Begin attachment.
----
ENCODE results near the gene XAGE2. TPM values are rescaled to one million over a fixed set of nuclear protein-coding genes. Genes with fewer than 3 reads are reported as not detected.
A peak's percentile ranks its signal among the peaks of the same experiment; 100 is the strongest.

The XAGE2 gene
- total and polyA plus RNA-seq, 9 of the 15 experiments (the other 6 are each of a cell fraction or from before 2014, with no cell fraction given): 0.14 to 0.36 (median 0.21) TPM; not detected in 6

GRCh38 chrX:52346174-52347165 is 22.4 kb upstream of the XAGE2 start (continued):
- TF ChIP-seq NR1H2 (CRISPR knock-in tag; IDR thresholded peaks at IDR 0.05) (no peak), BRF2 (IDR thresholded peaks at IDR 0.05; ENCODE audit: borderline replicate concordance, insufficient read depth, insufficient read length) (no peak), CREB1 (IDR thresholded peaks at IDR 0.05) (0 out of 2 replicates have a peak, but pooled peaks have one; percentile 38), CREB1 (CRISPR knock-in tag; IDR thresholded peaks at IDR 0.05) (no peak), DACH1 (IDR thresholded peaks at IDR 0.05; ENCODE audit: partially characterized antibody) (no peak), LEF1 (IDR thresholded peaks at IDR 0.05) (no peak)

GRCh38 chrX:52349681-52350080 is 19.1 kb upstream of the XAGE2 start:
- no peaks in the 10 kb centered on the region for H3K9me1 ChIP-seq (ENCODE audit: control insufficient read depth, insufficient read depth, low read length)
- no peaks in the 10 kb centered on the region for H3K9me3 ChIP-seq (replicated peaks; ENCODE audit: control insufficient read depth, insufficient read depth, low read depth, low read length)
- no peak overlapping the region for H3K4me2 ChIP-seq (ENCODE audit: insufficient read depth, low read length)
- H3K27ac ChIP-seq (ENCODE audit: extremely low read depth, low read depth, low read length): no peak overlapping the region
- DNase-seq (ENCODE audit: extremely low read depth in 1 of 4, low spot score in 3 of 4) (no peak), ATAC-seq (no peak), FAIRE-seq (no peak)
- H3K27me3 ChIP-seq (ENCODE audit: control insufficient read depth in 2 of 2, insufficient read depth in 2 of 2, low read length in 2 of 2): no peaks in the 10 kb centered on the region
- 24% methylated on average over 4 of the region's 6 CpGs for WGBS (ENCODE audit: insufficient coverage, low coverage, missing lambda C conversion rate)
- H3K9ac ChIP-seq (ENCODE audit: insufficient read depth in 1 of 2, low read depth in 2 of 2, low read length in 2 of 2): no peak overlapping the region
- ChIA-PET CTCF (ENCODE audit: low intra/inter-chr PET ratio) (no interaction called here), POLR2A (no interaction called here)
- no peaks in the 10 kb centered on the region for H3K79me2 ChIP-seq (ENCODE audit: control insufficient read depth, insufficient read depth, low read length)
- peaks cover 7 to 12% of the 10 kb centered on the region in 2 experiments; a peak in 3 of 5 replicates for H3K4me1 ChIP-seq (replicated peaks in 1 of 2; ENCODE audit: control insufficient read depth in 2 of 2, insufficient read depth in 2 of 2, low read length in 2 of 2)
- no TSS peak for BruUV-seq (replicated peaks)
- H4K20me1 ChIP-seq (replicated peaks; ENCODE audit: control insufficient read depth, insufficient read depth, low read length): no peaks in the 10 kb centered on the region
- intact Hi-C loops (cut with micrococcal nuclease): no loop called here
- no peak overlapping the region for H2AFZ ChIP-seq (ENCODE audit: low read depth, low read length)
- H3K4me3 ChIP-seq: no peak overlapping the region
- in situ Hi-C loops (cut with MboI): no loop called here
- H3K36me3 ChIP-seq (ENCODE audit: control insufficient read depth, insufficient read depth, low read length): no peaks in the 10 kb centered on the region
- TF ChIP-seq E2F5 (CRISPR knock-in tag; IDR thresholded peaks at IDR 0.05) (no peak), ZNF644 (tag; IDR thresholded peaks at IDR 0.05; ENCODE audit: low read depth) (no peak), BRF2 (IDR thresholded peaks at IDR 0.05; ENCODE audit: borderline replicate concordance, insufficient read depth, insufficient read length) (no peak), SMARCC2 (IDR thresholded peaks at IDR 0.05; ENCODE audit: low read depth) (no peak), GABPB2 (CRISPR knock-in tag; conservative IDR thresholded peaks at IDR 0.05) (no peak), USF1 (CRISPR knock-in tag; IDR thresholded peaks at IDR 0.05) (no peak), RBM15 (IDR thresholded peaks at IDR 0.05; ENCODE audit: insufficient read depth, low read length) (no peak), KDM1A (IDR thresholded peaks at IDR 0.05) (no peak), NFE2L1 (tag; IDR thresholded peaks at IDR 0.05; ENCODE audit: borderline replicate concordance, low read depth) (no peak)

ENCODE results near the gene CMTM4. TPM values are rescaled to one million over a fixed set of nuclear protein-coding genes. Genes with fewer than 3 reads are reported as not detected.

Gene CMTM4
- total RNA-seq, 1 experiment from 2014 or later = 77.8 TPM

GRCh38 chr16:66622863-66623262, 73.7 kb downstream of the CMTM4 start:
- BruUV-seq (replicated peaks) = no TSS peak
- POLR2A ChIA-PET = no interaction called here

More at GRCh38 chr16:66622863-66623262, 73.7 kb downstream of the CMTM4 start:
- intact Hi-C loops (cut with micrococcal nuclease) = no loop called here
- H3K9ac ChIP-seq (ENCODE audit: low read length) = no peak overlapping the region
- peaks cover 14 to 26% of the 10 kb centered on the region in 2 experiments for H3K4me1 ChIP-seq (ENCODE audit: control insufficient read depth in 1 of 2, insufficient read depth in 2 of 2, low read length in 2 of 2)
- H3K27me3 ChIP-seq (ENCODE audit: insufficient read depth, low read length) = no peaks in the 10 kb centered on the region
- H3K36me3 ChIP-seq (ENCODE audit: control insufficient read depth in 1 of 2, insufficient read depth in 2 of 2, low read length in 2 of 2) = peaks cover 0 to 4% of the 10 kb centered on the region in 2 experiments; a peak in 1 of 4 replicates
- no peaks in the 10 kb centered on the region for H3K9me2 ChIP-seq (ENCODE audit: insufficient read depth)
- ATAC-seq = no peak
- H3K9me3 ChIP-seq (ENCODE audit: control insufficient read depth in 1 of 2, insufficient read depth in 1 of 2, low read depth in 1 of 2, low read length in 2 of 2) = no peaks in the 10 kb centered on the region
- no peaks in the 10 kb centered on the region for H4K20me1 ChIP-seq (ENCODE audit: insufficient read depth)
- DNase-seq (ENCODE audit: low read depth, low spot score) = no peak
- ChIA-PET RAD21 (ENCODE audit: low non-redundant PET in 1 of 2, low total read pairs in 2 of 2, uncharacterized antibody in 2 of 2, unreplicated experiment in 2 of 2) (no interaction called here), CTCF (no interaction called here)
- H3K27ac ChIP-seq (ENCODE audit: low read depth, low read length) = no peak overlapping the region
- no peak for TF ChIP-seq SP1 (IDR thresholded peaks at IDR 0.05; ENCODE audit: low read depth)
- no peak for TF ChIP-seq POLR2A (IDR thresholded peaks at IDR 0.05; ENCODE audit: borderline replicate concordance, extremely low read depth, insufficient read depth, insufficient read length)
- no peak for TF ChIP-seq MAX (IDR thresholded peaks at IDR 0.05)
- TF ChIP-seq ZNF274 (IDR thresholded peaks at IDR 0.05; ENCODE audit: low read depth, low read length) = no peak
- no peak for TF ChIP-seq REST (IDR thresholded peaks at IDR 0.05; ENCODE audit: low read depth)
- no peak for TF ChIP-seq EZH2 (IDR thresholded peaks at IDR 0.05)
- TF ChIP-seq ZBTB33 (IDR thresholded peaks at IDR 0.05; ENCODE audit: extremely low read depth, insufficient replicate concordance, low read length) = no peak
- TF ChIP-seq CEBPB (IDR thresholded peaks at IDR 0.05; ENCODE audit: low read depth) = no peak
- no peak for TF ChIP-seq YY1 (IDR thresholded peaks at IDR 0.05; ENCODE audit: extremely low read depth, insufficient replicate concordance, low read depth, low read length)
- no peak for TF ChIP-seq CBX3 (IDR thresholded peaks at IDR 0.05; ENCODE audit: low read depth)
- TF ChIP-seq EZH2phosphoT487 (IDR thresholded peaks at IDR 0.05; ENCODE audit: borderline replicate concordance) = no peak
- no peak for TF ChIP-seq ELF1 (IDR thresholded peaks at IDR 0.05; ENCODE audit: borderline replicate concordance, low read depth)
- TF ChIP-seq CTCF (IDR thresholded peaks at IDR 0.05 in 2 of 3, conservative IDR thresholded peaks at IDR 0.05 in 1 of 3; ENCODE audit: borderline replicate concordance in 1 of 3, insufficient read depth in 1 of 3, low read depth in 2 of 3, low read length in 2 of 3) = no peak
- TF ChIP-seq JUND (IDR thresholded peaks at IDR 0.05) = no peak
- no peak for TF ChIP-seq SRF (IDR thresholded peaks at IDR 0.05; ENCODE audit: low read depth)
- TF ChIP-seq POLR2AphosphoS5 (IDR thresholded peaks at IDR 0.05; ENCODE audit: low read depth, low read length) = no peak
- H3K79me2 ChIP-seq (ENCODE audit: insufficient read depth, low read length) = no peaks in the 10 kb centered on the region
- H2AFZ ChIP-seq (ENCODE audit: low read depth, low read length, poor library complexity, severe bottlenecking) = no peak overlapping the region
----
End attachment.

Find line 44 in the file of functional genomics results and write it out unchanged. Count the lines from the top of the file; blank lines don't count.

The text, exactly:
- ChIA-PET RAD21 (ENCODE audit: low non-redundant PET in 1 of 2, low total read pairs in 2 of 2, uncharacterized antibody in 2 of 2, unreplicated experiment in 2 of 2) (no interaction called here), CTCF (no interaction called here)